If there is any upside to managing a custodial department during a downside economy, it may be the way it forces innovation in the form of increasingly creative solutions to solve severe budgetary problems. More and more custodial managers have discovered already the successful strategy of reducing cleaning chemical inventories to an absolute minimum. This can cut costs while still contributing positively to one's sustainability efforts. As an additional benefit, it may also allow for maintaining or improving cleanliness levels through simplification and standardization.
But what about taking the next, seemingly unthinkable step, of removing chemicals from the cleaning equation? This would obviously reduce the number and amount of cleaning chemicals introduced into the environment. But would effective cleaning still occur?
A recent comparative beta test conducted at the University of Washington suggests that, at least for certain applications, cleaning without chemicals may be as good if not better than cleaning with them.
First, an experienced worker cleaned and wiped off faucets, sinks, and counters with traditional tools. She did not take time to replace paper products or empty the trash. She disinfected toilets with a correctly diluted EPA-registered product, and mopped floors with a correctly diluted EPA-registered product and a microfiber wet mop. Performing at a normal pace, she cleaned two restrooms, one men's room and one women's room located on the second and third floors of the Health Sciences Building.
In contrast, a manufacturer's representative used a 12 gal. spray-and-vac machine filled with water but no chemicals to clean an identical men's and women's room on the same two floors as the first subject. He pressure-washed vertical and horizontal surfaces, wiped down fixtures, squeegeed counter tops, and squeegeed-vacuumed the floor. He did not replace paper products, or empty trash.
Both subjects started at the same time, with carts or machines already stocked or plugged in and located at the front of the restrooms being cleaned. This seemed practical because custodians are encouraged to set up carts and machinery at the end of a shift in preparation for work to be performed the following day. The time required to prepare carts or machines varies; most Custodial Managers reported carts required 5 minutes for preparation, a restroom machine 5 to 10 minutes.
Before and after cleaning, the tester sampled the same spaces in the comparable restrooms of each subject. He took 4' by 4' swab samples of sink counter tops and floor tile in the main walkway a yard from the room entrance, and floor tile two feet in front of the toilet in the first stall from the room entrance. The tester ran the swab approximately 4-6 seconds each time before placing the swab in an ATP measuring device.
How It Works
ATP is a chemical produced only in living cells and is found in both living and once-living cells. ATP measured from restroom surfaces may contain skin as well as other human cells and residue besides microbial cells. Since ATP is found in organic material, generally large amounts of ATP detected strongly suggests an unclean surface.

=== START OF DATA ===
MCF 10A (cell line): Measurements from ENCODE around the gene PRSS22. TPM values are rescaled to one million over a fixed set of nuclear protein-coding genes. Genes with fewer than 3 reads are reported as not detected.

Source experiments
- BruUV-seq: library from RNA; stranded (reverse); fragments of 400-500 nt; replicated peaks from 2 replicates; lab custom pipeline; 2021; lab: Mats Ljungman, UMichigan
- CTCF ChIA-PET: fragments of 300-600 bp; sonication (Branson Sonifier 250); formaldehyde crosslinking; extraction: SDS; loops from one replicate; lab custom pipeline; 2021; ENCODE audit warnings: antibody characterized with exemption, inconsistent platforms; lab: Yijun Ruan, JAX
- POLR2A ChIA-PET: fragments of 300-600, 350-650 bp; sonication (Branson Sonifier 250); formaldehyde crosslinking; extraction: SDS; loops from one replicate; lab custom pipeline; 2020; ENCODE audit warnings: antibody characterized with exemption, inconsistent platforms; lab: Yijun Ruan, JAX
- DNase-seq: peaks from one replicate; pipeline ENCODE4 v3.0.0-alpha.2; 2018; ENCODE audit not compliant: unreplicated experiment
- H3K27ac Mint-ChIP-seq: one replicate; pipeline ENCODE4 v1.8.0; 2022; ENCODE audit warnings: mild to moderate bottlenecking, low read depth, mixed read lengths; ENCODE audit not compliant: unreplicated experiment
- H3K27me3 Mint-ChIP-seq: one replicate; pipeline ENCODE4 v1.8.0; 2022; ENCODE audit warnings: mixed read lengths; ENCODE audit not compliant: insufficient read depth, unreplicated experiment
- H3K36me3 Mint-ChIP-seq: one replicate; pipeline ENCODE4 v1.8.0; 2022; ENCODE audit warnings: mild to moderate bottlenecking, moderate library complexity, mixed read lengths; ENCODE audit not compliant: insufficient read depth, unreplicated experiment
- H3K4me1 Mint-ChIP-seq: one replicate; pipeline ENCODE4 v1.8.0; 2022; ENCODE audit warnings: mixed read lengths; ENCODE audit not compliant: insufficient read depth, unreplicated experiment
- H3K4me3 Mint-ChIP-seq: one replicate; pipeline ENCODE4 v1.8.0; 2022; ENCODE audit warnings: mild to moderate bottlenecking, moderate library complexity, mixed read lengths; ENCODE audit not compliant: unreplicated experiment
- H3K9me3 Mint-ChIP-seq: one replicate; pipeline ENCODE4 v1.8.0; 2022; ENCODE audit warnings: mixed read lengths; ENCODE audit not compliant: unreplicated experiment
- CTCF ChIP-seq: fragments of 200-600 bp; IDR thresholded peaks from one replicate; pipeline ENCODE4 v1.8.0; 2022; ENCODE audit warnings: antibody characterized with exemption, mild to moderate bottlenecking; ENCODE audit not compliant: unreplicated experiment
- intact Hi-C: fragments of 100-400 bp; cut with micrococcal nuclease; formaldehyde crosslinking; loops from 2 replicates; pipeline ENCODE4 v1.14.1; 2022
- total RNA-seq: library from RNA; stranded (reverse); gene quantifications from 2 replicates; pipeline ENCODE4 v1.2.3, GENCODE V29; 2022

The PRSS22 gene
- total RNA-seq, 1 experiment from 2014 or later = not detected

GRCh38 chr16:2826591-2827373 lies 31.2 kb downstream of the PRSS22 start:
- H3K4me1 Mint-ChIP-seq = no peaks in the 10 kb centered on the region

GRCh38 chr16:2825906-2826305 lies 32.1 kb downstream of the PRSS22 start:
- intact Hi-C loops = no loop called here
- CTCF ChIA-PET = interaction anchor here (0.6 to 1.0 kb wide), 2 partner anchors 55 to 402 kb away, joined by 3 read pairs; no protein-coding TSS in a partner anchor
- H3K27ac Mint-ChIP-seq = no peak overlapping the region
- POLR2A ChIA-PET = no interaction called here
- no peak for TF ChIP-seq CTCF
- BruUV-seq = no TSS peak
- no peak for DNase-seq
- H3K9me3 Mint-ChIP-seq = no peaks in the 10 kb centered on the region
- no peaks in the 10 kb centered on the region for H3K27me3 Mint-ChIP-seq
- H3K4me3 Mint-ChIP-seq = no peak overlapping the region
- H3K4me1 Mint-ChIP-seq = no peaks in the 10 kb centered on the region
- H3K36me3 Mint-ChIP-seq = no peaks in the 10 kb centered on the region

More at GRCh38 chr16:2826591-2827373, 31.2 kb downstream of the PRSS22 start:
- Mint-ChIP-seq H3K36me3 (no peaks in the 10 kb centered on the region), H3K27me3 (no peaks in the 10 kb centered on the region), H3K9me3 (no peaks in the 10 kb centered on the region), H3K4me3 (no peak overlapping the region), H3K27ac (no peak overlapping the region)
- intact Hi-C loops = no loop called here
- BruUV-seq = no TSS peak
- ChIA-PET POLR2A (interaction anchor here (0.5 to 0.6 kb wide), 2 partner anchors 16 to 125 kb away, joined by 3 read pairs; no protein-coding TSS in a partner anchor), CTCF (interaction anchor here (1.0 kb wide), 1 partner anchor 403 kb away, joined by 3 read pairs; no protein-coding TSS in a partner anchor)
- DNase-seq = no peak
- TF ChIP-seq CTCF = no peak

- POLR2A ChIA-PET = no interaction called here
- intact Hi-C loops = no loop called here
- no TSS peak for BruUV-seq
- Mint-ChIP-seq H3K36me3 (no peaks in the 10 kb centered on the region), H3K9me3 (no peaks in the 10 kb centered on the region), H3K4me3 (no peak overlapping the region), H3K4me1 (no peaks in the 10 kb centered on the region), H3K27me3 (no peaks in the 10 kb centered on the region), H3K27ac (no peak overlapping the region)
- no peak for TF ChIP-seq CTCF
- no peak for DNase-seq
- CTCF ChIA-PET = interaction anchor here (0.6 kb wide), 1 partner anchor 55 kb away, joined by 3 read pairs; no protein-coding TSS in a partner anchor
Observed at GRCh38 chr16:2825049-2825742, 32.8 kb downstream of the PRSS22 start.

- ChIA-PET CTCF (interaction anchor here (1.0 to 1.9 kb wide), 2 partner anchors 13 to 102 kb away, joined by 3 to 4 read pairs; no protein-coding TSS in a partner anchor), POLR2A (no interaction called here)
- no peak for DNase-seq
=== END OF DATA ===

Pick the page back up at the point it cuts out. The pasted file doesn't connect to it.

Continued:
ATP is measured in a luminometer (light meter) after the sample is mixed with an enzyme reagent, to provide a light reading. The larger the reading (or light created), the greater amount of ATP in the sample, and the greater amount of organic material on the surface tested. Low readings are desired.
Spraying, agitating, and vacuuming restroom surfaces produced on average an 89% reduction in ATP in two restrooms tested, while the 'microfiber-traditional' method produced a 56% reduction. This means that in the rooms tested, machine cleaning produced 58% better results than microfiber-traditional cleaning. In both cases where the machine was utilized, the ATP reading decreased to below 30, which is considered sanitary. In fact, in two test sites the count dropped to zero.
In addition, the restroom machine reduced cleaning time on the average by 92 seconds (7:25 vs 8:57 minutes). But this difference is negligible if set up times are considered, since some custodial managers reported experiencing up to 5 minutes more being required to set up a restroom-cleaning machine as opposed to preparing a custodial cart.
Explaining the Results
At first glance, plain water does not seem like a likely candidate for achieving particularly clean surfaces. But plain water may still act as a reasonable solvent for some types of soil. In fact, we know from high school biology courses that water is referred to as the universal solvent because it can dissolve both acids and bases of many types. This is why it is so important to the chemical reactions of life. However, agitation presents a special advantage in the cleaning process. Pressurized plain water agitates soil, as does the motion of a squeegee. Both steps seem to be more effective in cleaning than initially realized--at least in loosening and suspending soil. But immediate vacuuming of soil on the surfaces sampled in this study may represent the essential step in achieving favorable cleaning results. Dissolved soil held in solution cannot resettle on surfaces if it is vacuumed immediately after agitation.
While the benefits of EPA-registered disinfectants and other proven modalities such as microfiber cannot be dismissed, this test suggests the viability of a unique non-chemical intervention for reducing organic deposits that foster microbial growth. It appears that following one easy-to learn, step-by-step process, even with an exclusion of chemicals, presents a potentially effective way to clean restroom surfaces.